Supplying meat for the table by hunting and trapping was essential for the poor folks of Lake County. The Enderling children, poorer than most, set their traps on the way to school. In the afternoon, when school was out, it was the duty of the three Enderling children to collect the snared rabbits and small animals that had been caught in the traps. They were provisions for the table’s dinner.
By the 1900s, school buildings were larger. Some were large enough to hold four or six classes at a time, and those pleasant structures were halls of wooden grandeur. The 1865 Middletown School was two stories high with a bell tower. That building was designed by one of the local folks, an engineer. It stood for years. When the 1906 earthquake struck San Francisco and Lake County, the bell tower was shaken loose and toppled to the ground.
No matter. The folks in Middletown built another. The new one was not as tall, but it was more earthquake-proof than the first one. It stood until 1917 when the school had many a class of Middletown young men and women. Some of the lads went off to war to France. They are there still, as the poet wrote, ‘at their final rest in poppy fields with crosses row on row.’
With the turn of the century came the wonders of modern transportation. The School Bus carried the children to and from their homes to a more distant school. A large windowless box that was placed on the chassis of an ancient Ford Motor car, the bus held ten students packed in like sardines. Slats covered the floor and woe betide a lad who dropped his books and pencils through a crack in the slats. No lesson for him that day. He had to go back and find his books and hope they had not fallen into a muddy rut.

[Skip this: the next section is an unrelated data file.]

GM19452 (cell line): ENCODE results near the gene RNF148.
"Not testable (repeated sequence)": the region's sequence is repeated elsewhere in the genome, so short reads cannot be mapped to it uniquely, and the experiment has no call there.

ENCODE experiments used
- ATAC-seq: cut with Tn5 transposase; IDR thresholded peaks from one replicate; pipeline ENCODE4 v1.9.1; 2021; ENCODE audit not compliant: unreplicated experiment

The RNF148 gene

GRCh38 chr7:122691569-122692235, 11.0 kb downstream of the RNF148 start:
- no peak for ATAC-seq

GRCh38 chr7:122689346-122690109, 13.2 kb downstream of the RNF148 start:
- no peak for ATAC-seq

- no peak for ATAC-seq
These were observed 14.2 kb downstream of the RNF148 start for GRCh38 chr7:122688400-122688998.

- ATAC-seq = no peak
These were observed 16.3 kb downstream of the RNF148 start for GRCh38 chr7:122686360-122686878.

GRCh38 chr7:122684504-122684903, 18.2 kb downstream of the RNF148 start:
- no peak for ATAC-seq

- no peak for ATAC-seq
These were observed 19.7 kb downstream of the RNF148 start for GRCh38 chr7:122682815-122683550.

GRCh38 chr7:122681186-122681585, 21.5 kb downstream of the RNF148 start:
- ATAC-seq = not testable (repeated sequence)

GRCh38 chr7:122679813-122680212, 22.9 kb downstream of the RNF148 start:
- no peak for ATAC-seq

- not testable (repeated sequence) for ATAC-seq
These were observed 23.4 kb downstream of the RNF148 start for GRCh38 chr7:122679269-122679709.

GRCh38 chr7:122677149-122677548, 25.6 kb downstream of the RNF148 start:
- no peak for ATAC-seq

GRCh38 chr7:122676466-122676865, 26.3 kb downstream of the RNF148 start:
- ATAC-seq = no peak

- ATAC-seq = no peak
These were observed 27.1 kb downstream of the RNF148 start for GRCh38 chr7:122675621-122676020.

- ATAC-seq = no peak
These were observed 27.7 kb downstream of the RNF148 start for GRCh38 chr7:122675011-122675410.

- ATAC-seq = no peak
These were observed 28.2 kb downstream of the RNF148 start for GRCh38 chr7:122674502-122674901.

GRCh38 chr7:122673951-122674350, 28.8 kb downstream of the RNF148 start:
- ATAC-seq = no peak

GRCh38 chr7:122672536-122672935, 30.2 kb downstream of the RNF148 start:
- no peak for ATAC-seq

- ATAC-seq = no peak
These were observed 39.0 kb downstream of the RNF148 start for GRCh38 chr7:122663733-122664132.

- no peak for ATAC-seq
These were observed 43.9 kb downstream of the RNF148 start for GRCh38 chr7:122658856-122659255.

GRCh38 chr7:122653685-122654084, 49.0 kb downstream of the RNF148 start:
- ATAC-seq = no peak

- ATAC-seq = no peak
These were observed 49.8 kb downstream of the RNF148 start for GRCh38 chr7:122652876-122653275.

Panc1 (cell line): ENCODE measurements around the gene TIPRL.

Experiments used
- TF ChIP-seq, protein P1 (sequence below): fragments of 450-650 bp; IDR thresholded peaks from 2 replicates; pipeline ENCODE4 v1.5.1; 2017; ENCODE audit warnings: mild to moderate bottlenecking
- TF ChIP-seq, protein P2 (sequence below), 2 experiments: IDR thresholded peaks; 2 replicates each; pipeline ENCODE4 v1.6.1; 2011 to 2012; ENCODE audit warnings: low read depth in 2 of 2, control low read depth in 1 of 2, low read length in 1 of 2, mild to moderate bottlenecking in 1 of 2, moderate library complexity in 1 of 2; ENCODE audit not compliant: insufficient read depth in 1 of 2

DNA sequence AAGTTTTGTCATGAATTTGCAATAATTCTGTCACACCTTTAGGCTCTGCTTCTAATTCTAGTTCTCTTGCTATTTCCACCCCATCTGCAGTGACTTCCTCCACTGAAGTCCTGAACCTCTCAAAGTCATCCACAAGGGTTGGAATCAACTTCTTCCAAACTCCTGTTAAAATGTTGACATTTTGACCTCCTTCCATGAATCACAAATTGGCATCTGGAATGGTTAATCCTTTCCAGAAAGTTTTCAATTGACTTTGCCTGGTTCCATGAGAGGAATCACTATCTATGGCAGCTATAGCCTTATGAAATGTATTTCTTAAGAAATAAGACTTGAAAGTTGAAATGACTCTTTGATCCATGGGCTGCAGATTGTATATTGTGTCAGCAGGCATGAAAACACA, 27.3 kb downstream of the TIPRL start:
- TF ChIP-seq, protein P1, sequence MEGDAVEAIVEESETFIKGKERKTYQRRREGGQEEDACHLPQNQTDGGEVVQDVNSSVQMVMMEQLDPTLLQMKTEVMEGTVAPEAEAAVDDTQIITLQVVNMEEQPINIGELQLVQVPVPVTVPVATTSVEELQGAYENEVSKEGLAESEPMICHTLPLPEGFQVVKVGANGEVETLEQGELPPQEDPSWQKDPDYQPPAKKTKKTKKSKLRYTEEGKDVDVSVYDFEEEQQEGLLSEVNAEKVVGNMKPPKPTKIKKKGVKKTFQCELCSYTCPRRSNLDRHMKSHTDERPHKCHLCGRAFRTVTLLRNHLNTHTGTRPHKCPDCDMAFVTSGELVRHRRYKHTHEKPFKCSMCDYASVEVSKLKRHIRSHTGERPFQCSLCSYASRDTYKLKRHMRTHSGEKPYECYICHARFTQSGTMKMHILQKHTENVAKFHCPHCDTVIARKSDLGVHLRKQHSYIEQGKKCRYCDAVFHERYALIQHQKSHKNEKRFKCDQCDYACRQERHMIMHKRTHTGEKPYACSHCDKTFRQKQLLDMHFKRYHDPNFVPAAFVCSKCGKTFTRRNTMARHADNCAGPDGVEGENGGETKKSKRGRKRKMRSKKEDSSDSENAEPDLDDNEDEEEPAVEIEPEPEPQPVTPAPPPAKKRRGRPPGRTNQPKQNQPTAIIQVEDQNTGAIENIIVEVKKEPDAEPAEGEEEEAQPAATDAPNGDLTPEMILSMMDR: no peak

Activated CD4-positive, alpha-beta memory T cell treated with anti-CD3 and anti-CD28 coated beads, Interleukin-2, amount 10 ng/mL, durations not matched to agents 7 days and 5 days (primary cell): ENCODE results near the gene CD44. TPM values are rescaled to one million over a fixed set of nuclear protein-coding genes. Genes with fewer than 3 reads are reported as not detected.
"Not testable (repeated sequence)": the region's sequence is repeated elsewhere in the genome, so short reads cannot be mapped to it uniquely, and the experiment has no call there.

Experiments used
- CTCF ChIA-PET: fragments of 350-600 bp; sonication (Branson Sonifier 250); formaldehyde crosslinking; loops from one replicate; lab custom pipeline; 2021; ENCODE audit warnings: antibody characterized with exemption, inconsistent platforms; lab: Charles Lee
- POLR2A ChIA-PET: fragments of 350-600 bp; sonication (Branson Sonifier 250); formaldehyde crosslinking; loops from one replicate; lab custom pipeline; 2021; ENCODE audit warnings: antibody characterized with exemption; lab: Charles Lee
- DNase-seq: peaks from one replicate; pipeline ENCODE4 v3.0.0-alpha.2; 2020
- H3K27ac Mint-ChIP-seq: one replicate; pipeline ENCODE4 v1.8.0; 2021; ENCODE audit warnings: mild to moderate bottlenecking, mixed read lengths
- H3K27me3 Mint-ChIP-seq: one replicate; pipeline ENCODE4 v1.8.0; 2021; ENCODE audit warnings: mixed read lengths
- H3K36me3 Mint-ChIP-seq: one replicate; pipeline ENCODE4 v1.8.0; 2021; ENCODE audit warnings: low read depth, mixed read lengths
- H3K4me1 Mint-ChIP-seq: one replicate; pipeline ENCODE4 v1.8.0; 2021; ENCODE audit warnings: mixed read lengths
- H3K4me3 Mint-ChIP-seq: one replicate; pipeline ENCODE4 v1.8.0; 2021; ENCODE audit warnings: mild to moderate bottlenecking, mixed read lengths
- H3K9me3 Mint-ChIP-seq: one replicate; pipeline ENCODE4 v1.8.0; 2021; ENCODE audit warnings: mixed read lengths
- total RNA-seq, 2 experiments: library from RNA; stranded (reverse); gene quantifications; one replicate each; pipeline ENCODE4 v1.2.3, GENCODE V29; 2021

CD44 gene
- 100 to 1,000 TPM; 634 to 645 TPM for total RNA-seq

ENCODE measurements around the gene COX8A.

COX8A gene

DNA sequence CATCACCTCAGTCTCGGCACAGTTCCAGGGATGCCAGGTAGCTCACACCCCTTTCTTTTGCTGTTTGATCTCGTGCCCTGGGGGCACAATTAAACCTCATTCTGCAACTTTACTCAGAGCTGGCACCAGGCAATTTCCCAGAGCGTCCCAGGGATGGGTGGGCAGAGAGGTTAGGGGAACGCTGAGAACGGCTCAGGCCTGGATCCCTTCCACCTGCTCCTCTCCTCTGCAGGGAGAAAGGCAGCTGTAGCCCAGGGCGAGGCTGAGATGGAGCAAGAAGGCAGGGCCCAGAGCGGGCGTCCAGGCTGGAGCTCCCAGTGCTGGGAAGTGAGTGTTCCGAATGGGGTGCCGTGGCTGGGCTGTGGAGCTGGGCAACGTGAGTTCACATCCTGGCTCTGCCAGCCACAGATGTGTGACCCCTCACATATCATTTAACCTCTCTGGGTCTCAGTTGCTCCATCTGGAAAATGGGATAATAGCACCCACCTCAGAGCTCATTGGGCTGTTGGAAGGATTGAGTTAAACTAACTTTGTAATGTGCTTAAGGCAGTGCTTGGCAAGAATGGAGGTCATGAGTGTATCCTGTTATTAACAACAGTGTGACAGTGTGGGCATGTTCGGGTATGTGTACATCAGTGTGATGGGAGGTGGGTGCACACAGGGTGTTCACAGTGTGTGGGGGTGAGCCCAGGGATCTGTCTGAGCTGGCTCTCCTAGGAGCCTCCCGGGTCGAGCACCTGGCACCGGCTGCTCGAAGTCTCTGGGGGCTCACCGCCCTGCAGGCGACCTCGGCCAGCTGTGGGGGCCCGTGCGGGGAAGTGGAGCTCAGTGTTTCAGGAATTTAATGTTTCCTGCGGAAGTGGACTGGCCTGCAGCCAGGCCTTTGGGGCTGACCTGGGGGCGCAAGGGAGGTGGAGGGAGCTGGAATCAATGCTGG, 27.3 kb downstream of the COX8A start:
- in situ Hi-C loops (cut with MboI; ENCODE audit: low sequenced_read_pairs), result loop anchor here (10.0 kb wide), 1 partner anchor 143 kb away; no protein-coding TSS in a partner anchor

The buses gave the children plenty of exercise. When they came to a hill, because of the weight, the bus sometimes had difficulty getting over the hill. Then all the children piled out to push the bus the rest of the way.
In Winter, they froze on their way to school, and in summer, they were threatened with heatstroke. Still, the old school bus was a wonderful modern convenience.
In 1923, one school picture showed the young women wearing sailor suits, a popular costume after the First World War. In later years a group in front of the school, all wear the same dresses. The sign their leader holds is for Woman’s suffrage.
The Valley School had a class reunion in 1941. Nearly a hundred citizens gathered, with the school building in the background, to have their picture taken. No longer rosy-cheeked boys and girls, Father Time had collected his due. They were old men and old women, but smiling still, remembering classmates and sunny days.
A few of the boys in the photograph never grew any older. The next war had arrived as wars always seemed to do with monotonous regularity. Some of those young men, sent to Europe or to the Pacific, never came home. It was a poignant picture. Despite their ready smiles, the passing of the years and the lost hours were plainly written in their faces.
All the schools: Grove, Canyon, Gravelly Valley, Cobb Valley, Lake Pillsbury, and the one-room school buildings are long gone. The children who were taught and who played there are someone’s memories. Few persons remember the names of those one-room schoolhouses. The buildings have long since fallen into disrepair, or they were taken apart for the lumber. The children were sent to other, newer, and larger halls of learning.
Holtville School, one of the schools that had to go, may claim one of the most dramatic and unusual fates. It had a watery demise. Covered with water along with the homes and buildings of Holtville when Pillsbury Lake was dammed, the water rose to cover the town. The schoolhouse is still there, under sixty feet of water.
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